Box 2 : Features to improve ability of a monitoring system to detect abnormal practice and inform clinical policies

  • Valid local comparative data

  • Information in age and sex subgroups

  • Additional information about circumstances of death

  • Classification by cause of death

  • Data about adverse events and selected non-fatal outcomes

  • Adjustment for the numbers of patients cared for by the general practitioner

RETURN TO TEXT

Desirable features of monitoring systems

The ability of a monitoring system to detect high mortality rates at an early stage might be improved by several features (box 2). The choice of data for comparison will influence the interpretation of observed differences in mortality rates. In reviewing Shipman's clinical practice, a matched group of local doctors was selected in the report. In a monitoring system, comparisons based on knowledge of local populations, general practitioners' working patterns, and numbers of deaths in hospitals would increase the confidence that could be placed in the findings. Analysis of mortality in patient age and sex subgroups by cause of death and by circumstances of death (including the people who were present and time of death) would be desirable. Information about adverse events and non-fatal outcomes such as myocardial infarction or stroke would help complete the picture. 14 15

There will still be limitations. For example, monitoring of particular subgroups of general practitioners, such as locums, assistants, and those caring for people in hospices, may be difficult if not impossible. Similarly, in practices that operate shared list systems, analysis by individual practice may be the only option.

Mortality monitoring for planning and improving care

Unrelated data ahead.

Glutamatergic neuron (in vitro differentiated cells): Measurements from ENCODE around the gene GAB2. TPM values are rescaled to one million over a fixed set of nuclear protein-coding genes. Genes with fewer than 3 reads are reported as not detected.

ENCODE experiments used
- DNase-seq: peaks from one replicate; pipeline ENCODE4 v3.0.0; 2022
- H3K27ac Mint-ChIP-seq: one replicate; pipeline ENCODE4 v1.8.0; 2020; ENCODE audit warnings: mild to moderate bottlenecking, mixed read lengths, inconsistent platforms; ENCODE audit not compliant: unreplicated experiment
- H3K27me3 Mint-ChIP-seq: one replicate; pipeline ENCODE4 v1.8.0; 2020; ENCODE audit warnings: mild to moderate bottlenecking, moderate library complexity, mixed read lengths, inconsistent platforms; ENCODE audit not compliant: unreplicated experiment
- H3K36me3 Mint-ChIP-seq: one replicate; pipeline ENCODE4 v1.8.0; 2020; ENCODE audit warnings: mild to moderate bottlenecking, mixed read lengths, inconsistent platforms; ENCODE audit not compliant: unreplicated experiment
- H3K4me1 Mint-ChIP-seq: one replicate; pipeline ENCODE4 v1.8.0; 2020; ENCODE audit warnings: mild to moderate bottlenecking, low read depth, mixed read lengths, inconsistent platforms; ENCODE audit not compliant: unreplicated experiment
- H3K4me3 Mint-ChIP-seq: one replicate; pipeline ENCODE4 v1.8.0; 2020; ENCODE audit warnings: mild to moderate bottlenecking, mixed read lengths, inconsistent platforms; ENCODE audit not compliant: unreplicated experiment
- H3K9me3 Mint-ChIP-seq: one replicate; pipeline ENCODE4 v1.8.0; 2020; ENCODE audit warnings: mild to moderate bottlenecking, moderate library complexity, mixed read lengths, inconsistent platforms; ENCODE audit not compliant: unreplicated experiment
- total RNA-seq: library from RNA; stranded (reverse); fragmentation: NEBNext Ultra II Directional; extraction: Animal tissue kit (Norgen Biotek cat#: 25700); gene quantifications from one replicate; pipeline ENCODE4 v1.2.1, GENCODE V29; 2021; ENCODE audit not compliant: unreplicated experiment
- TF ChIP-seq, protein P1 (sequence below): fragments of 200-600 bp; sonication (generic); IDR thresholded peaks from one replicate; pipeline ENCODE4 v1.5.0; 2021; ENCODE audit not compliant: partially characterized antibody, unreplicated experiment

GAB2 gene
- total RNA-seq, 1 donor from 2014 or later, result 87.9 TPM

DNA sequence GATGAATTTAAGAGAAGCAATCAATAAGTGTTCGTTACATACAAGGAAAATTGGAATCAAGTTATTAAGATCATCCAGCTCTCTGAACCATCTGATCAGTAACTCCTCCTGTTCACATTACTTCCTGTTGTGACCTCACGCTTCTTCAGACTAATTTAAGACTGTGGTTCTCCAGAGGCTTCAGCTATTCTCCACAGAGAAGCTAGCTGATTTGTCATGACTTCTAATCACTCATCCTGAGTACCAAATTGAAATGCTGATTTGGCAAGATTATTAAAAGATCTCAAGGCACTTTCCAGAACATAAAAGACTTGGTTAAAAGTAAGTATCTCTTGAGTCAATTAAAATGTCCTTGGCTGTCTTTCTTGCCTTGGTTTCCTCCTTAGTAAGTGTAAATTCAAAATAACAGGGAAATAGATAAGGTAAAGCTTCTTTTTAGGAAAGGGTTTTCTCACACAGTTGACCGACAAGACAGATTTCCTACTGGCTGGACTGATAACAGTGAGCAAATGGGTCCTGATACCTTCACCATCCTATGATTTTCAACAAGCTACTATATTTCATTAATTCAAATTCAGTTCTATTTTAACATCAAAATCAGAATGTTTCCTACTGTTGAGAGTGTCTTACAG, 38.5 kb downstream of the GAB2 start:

Since murder by general practitioners is exceptional, any system that is introduced simply to detect it might have fallen into disuse by the time such an event recurs. However, better information about mortality rates in general practice could also facilitate the planning and monitoring of clinical policies to gradually reduce mortality. Whether both objectives can be achieved by a single monitoring system remains to be seen.

Some general practitioners already collect information about the numbers of deaths of patients registered with their practices. Examples include the collection of data in individual practices, 16 17 groups of practices, 18 and a district.19 Others have audited deaths to identify aspects of care that could be improved.2022 Furthermore, one report showed that one general practitioner's work was associated with reduced mortality among his patients.23

A monitoring system would have to be sensitive to changes in mortality rates in small populations if it is to be used by practices for developing clinical policies. Information about selected process indicators would help in the interpretation of differences in mortalities between practices with similar populations. Monitoring will thus require an understanding of general practitioners' patterns of work and reliable judgments about which practices and which doctors have similar patients. Local organisations such as primary care trusts would have a key role to play. The creation of such a system to monitor, and perhaps reduce, mortality in general practice would be one response to that doubting relative's question about trust.

Footnotes

  • Funding None.

  • Competing interests None declared.